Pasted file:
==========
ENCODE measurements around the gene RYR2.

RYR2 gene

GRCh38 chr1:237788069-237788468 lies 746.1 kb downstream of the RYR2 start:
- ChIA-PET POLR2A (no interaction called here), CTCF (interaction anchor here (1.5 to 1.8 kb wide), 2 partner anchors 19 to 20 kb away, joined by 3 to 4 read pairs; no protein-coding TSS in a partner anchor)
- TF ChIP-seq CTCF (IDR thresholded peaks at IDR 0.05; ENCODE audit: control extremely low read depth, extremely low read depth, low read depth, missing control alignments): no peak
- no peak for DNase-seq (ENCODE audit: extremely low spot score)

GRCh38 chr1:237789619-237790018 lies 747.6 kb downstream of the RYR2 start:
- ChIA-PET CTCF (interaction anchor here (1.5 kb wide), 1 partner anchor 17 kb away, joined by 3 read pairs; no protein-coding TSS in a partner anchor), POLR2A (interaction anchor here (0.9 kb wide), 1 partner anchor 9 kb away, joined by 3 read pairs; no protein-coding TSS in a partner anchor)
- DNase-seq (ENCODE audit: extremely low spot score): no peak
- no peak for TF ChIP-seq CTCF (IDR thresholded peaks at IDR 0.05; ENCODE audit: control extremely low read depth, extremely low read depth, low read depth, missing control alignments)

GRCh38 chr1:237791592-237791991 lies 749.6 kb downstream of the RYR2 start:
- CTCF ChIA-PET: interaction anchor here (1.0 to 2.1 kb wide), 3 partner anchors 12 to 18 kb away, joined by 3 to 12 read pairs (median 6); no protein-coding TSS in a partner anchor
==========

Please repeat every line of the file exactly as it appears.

ENCODE measurements around the gene RYR2.

RYR2 gene

GRCh38 chr1:237788069-237788468 lies 746.1 kb downstream of the RYR2 start:
- ChIA-PET POLR2A (no interaction called here), CTCF (interaction anchor here (1.5 to 1.8 kb wide), 2 partner anchors 19 to 20 kb away, joined by 3 to 4 read pairs; no protein-coding TSS in a partner anchor)
- TF ChIP-seq CTCF (IDR thresholded peaks at IDR 0.05; ENCODE audit: control extremely low read depth, extremely low read depth, low read depth, missing control alignments): no peak
- no peak for DNase-seq (ENCODE audit: extremely low spot score)

GRCh38 chr1:237789619-237790018 lies 747.6 kb downstream of the RYR2 start:
- ChIA-PET CTCF (interaction anchor here (1.5 kb wide), 1 partner anchor 17 kb away, joined by 3 read pairs; no protein-coding TSS in a partner anchor), POLR2A (interaction anchor here (0.9 kb wide), 1 partner anchor 9 kb away, joined by 3 read pairs; no protein-coding TSS in a partner anchor)
- DNase-seq (ENCODE audit: extremely low spot score): no peak
- no peak for TF ChIP-seq CTCF (IDR thresholded peaks at IDR 0.05; ENCODE audit: control extremely low read depth, extremely low read depth, low read depth, missing control alignments)

GRCh38 chr1:237791592-237791991 lies 749.6 kb downstream of the RYR2 start:
- CTCF ChIA-PET: interaction anchor here (1.0 to 2.1 kb wide), 3 partner anchors 12 to 18 kb away, joined by 3 to 12 read pairs (median 6); no protein-coding TSS in a partner anchor